(Kinda spoilers throughout but I feel like everyone here has already read this.)
I made a deal with myself while reading everyone’s CBR reviews last year that if I was persuaded by a review, I’d add it to my Goodreads list and give it a shot even if I later couldn’t imagine why I’d wanted to read it. I did this because I was reading a lot of reviews for things way outside my usual genres and I knew I’d get around to them and think “Why in the world is this here?” and remove it.
Carry On is a perfect example of this. After about the 400th glowing review, I said okay, fine and added it. By the time I checked it out, I was pretty sure I’d hate it and avoided it for…a long time.
Reasons I expected to hate this book:
- Fantasy is one of my least favorite genres.
- I haven’t read Fangirl.
- I’m kind of burnt out on YA.
- I’ve read a couple Rainbow Rowell books, and they were good but I thought they were honestly a bit twee.
A twee YA fantasy book? Ugh.
Oh, how wrong I was.
This book is awesome. Oh my gosh. Fangirl still doesn’t really interest me and I’m not part of the fandom world, but oh man even I kinda wanted to write fanfic about Simon and Baz.
Baz! You little misanthropic muffin.
This was definitely one of the most believable YA romances I’ve read in a while. (Maybe the only believable YA romance, actually.) Every other YA book I’ve ever read, the romance storyline seemed shoehorned in and just like something that had to be there. About halfway through, I was flying through this book just to see how that part of it turned out. And I felt like the gay thing was handled just perfectly. Once it went there, I thought we’d have to spend another 200 pages grappling with the implications, but nope. Not to say that it didn’t add a certain element of uncertainty (does he or doesn’t he really feel that way?) and not that telling people vs. not was a total non-issue, but it mostly just was. I loved that. I also loved the way the entire book poked at the Chosen One trope.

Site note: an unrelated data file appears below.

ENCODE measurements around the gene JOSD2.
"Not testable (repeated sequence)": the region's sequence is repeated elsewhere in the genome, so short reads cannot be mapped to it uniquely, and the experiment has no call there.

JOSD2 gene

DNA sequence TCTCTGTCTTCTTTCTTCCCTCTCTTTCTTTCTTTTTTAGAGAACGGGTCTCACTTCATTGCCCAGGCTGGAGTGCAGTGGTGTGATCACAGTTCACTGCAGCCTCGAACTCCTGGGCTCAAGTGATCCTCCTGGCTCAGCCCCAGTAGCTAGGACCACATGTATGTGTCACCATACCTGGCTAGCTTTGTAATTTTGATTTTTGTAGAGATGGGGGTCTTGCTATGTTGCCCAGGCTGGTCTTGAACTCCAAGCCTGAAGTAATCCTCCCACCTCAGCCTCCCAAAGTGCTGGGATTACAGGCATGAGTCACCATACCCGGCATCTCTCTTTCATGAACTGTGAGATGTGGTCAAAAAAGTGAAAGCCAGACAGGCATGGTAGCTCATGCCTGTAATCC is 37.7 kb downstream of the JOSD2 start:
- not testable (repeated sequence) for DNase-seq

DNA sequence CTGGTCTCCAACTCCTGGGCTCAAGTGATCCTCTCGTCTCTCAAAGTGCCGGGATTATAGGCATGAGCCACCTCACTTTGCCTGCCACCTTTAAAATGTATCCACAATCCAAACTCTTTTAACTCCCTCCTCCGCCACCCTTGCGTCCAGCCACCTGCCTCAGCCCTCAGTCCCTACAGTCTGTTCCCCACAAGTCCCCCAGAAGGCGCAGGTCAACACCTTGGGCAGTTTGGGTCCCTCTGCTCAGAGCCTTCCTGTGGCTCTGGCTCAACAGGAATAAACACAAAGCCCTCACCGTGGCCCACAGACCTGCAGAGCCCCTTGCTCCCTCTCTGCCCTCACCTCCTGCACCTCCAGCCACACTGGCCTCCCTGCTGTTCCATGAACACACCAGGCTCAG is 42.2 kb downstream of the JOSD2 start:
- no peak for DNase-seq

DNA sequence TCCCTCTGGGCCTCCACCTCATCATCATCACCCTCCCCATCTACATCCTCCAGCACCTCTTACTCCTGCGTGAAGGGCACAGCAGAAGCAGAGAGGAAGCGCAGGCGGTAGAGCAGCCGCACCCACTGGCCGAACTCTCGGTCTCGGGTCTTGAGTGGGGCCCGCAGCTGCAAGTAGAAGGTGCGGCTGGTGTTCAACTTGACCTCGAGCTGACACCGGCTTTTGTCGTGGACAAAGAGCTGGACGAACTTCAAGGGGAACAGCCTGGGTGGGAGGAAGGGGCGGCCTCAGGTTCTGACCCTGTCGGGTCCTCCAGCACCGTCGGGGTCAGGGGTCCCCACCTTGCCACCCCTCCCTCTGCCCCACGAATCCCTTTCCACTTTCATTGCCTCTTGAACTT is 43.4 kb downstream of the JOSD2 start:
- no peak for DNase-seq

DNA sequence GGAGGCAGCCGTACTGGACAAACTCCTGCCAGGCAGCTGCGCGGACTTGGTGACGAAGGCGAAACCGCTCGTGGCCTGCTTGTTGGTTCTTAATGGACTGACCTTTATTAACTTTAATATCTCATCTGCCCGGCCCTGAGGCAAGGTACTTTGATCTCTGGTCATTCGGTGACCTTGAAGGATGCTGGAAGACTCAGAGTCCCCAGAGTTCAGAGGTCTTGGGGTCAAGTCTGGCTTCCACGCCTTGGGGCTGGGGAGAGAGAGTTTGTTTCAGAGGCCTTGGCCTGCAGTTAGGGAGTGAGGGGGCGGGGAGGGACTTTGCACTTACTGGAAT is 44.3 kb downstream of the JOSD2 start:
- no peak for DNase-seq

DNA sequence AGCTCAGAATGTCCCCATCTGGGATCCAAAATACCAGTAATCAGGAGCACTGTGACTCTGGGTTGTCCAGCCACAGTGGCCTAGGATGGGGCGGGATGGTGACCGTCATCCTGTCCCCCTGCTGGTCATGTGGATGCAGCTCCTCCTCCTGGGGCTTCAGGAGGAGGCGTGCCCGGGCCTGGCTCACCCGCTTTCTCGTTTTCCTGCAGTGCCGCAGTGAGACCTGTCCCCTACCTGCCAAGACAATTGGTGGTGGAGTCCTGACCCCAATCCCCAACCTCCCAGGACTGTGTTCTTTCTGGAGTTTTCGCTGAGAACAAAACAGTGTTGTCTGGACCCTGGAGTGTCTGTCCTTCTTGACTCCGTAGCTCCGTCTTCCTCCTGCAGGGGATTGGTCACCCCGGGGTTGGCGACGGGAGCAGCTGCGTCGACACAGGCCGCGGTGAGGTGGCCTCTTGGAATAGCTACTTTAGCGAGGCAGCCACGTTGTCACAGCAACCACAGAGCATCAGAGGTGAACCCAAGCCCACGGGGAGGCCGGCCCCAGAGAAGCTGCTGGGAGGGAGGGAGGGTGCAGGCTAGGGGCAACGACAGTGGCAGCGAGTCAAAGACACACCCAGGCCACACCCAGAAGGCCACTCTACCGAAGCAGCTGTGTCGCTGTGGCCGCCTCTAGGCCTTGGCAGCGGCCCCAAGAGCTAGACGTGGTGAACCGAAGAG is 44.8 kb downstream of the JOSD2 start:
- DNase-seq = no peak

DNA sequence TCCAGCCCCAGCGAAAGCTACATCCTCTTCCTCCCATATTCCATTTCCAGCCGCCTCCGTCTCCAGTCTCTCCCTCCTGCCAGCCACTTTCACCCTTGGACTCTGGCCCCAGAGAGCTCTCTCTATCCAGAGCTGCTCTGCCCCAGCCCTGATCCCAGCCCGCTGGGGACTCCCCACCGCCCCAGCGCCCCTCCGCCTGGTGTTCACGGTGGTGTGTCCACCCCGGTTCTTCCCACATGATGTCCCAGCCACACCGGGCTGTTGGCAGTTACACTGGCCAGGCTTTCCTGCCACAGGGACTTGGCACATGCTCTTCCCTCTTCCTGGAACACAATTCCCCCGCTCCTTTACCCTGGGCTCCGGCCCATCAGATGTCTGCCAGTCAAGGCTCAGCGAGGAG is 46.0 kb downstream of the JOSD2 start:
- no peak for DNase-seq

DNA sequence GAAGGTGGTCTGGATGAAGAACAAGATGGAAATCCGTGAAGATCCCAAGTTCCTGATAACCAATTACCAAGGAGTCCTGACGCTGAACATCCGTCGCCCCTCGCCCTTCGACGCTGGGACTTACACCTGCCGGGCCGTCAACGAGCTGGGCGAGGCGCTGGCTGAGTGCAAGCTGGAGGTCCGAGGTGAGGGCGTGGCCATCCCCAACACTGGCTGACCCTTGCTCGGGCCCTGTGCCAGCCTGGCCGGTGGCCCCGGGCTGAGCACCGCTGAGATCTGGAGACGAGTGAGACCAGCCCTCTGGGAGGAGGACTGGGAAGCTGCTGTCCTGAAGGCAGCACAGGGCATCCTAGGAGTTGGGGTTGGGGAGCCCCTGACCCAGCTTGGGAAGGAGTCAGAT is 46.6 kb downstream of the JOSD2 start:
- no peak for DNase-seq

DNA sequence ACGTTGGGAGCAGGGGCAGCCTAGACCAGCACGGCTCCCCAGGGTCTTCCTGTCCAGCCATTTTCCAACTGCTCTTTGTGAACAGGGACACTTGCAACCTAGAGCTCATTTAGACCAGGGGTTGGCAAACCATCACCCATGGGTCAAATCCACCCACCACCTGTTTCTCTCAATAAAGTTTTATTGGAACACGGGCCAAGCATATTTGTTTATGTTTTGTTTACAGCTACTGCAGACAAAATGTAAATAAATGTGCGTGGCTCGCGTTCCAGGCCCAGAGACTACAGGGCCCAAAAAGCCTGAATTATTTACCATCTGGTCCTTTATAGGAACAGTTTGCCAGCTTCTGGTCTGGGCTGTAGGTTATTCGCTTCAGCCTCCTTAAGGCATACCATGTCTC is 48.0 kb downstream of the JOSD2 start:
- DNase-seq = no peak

You know who else I loved? Agatha. Her exasperation with the drama surrounding Simon and magic in general was palpable, and hilarious, and so real. Her character could’ve been so many things but you just got the sense that she didn’t even want to be in the damn book, and I completely loved reading her sections.
Ahh, such a great book. I might have to read it again.